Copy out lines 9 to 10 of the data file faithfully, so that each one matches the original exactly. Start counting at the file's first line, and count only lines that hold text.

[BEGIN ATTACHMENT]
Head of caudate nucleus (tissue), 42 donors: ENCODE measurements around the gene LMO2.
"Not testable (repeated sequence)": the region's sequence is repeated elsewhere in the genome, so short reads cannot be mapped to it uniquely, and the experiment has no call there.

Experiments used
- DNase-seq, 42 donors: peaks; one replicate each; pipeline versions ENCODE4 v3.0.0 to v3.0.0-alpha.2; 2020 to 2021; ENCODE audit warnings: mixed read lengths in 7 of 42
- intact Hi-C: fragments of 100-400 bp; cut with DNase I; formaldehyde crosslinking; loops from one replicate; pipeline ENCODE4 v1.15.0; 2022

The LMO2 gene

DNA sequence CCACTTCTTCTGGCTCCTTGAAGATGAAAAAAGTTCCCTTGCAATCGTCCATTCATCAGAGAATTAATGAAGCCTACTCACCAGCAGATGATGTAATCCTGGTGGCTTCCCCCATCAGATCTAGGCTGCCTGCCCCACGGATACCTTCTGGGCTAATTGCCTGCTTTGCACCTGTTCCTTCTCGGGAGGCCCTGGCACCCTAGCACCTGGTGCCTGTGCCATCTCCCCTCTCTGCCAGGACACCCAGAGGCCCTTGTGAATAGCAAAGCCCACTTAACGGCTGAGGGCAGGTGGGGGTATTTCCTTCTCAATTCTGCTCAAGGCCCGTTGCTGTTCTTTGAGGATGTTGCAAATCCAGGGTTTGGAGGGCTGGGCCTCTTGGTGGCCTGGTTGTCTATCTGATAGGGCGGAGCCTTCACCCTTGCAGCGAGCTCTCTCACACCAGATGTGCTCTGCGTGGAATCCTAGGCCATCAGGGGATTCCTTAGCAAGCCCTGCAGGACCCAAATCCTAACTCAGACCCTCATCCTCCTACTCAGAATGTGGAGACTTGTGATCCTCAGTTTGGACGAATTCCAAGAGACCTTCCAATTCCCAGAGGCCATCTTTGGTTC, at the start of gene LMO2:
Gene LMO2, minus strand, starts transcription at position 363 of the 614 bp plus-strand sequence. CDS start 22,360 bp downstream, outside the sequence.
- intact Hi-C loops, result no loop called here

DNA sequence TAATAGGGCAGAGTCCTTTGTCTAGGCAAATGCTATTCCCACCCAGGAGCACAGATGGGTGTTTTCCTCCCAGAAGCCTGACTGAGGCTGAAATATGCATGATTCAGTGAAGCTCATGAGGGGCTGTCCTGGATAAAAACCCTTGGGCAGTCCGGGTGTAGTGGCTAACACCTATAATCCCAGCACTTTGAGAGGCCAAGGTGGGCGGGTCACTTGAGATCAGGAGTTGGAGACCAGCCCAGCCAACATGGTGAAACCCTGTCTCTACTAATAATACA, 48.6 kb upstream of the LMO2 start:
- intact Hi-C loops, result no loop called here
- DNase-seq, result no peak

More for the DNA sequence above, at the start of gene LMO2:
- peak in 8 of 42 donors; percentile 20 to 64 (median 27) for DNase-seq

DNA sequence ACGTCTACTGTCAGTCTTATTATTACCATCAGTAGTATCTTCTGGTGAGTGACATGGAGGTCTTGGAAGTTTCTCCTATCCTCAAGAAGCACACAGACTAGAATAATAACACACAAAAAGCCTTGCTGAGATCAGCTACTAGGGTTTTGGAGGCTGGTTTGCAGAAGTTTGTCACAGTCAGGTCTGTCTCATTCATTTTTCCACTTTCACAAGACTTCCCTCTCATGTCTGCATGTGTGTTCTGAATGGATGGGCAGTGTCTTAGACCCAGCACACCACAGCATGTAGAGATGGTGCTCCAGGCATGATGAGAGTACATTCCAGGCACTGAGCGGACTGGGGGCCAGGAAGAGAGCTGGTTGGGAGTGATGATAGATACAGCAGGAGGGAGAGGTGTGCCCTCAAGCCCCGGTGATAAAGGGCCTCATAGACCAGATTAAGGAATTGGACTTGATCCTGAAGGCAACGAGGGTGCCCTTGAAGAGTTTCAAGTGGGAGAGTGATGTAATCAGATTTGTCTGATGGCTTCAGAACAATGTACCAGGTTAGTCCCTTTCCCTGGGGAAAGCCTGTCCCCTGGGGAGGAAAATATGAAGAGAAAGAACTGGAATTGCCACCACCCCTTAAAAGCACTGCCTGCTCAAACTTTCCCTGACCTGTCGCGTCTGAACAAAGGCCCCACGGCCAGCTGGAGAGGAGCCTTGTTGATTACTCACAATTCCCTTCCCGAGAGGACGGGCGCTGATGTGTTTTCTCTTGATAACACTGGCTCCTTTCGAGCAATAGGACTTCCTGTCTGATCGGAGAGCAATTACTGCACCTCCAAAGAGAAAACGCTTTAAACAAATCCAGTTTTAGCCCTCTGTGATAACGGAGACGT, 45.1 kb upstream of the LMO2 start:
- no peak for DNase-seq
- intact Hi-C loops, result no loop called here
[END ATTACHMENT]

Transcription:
- intact Hi-C loops, result no loop called here

DNA sequence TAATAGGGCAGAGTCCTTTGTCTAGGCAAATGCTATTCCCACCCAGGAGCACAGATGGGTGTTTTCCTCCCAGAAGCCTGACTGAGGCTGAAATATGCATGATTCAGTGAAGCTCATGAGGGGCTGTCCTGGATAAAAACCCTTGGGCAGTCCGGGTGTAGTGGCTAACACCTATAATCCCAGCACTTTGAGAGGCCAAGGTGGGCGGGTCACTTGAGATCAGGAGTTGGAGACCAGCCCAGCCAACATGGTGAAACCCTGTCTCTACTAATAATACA, 48.6 kb upstream of the LMO2 start: